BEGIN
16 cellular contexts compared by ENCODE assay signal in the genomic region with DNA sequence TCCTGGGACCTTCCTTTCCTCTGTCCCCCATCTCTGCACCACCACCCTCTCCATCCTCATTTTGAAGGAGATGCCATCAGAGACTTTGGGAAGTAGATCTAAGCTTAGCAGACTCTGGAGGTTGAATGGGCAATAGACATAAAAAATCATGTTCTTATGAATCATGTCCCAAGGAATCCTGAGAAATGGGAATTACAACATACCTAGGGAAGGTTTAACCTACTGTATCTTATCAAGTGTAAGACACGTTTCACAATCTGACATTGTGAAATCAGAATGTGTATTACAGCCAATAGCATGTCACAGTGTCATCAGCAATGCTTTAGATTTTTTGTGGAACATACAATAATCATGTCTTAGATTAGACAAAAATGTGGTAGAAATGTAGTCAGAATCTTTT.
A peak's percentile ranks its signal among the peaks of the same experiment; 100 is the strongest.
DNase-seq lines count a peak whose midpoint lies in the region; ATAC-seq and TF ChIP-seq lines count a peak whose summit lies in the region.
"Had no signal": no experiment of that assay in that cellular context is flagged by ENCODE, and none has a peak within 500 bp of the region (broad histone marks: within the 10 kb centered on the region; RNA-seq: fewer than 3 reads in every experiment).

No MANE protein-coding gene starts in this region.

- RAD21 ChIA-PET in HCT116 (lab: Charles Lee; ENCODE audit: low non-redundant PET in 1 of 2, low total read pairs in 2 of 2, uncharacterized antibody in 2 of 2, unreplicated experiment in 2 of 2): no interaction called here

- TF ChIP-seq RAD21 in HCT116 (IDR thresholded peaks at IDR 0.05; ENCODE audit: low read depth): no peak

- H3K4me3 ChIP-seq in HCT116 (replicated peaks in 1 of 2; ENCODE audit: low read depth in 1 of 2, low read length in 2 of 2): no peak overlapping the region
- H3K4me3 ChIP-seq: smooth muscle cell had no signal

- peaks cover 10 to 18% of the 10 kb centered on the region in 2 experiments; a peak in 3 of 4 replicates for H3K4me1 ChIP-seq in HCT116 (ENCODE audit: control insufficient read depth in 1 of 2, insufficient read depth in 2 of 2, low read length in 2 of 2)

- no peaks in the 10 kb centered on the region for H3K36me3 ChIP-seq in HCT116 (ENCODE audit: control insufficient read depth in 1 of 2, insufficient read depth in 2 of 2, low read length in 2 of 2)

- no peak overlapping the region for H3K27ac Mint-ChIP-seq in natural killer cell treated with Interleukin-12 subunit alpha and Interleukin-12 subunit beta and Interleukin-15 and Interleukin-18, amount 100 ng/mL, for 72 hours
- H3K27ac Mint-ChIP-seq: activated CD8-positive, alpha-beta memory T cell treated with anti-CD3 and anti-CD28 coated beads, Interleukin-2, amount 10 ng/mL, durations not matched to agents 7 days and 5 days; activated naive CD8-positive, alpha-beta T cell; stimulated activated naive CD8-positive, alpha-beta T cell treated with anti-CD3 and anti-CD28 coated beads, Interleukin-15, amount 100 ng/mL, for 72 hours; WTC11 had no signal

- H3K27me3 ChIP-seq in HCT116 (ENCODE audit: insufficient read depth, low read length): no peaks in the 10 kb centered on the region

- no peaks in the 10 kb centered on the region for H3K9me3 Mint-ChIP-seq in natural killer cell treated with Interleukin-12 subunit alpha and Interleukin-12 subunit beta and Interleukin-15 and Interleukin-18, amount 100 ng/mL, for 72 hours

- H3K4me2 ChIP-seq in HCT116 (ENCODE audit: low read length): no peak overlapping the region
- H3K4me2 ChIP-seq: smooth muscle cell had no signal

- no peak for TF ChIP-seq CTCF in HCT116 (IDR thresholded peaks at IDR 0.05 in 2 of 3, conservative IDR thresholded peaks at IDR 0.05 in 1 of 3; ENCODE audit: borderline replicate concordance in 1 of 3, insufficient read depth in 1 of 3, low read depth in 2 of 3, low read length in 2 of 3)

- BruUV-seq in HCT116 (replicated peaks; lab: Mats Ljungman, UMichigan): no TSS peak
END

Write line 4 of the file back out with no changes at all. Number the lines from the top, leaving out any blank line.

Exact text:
"Had no signal": no experiment of that assay in that cellular context is flagged by ENCODE, and none has a peak within 500 bp of the region (broad histone marks: within the 10 kb centered on the region; RNA-seq: fewer than 3 reads in every experiment).